Use JAVA SQL Parameters and improve your application security

Use parameters in a JAVA SQL Prepared Statement is a good practice for performance reasons but also is good way to improve the security of your application.

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Recently I had to do some maintenance tasks in a legacy system. You know, work with code that you didn’t write can be a very interesting experience… or a nightmare…
In this case, I found several issues about code structure, performance and security. But the most important (I think) were related with the queries used by the application: they didn’t use any SQL parameter to perform the select, insert, update and delete operations.

After finish that work I thought “maybe not everybody knows about this, maybe could be a good idea write a sample code”… So, here is a little example about how to use parameters in a JAVA SQL Prepared Statement. Remember: use parameters is a good way, not only to improve the performance (because the statements “are” in the DB cache), also to improve the security of your application.

Of couse, if you know a better solution for one or more cases or you want to share your best practices with us, please, let me know and I will update this post 🙂

Some Notes about Secutiry

  • use POST restful end-points whenever you can
  • return only one object instead a list of objects (for example if you expect the user’s details from a service return an user object instead a list of user objects)
  • validate the input in each method and, if you can, create a common validator class for that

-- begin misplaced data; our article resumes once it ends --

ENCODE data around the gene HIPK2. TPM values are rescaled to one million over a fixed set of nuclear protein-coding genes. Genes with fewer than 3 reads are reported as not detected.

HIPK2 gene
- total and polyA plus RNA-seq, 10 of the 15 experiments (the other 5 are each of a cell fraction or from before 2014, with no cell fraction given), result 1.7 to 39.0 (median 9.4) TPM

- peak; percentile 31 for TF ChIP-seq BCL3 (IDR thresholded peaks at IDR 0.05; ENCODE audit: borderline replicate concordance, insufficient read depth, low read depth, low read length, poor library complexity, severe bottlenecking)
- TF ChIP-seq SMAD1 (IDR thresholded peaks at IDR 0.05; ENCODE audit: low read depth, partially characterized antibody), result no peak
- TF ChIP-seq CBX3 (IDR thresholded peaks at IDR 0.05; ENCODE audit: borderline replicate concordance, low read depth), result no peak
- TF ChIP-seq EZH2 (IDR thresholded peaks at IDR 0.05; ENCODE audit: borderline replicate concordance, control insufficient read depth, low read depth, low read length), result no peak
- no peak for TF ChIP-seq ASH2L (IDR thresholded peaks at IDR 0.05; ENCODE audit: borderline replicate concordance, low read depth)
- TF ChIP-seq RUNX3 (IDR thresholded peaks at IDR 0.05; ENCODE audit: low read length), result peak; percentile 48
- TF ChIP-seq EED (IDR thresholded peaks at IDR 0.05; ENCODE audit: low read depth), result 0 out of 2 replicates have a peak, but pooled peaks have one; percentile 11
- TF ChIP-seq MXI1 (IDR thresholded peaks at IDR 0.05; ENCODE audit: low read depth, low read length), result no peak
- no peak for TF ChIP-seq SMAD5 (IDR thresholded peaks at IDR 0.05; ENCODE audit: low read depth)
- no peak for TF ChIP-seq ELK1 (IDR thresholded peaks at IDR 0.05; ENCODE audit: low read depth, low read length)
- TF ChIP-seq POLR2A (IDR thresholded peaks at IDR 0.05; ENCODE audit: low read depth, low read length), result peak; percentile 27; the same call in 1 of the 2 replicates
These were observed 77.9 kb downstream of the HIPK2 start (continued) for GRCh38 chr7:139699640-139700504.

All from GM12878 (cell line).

• check the size the response: if you expect one and only one user’s record, check it before send the response to the client
  • query for the columns of the table instead use *
  • avoid return extra data: if you need user’s name and birth date, only return that
  • avoid hardcode values in your statements: always user SQL parameters
  • avoid store decrypted password in files, tables, etc.
  • avoid return detailed errors to the client: messages with the table name, complete query or expected values for the where clause

Imagine that you have a table with this structure and data:
2017-06-25-Captura-001
And want to create and Restful end-point to get the user’s details.
Also, imagine that you get the data from table without parameters…

Example of Controller Class

package com.example.sample.db.securestmt.controller;

import java.util.List;

import org.slf4j.Logger;
import org.slf4j.LoggerFactory;
import org.springframework.beans.factory.annotation.Autowired;
import org.springframework.http.MediaType;
import org.springframework.http.ResponseEntity;
import org.springframework.web.bind.annotation.RequestMapping;
import org.springframework.web.bind.annotation.RequestParam;
import org.springframework.web.bind.annotation.RestController;

import com.example.sample.db.securestmt.dto.ExampleDTO;
import com.example.sample.db.securestmt.service.ExampleService;

/**
 * Handles the request for the example. 
 * @author Gabriel
 *
 */
@RestController
public class ExampleController {

	private static final Logger LOGGER = LoggerFactory.getLogger(ExampleController.class);
	
	@Autowired
	ExampleService exampleService;
	
	/**
	 * Gets all configured names.
	 * @return
	 */
	@RequestMapping(path="/user/info", produces= MediaType.APPLICATION_JSON_VALUE)
	public ResponseEntity<?> getUserInfo(@RequestParam final String user) {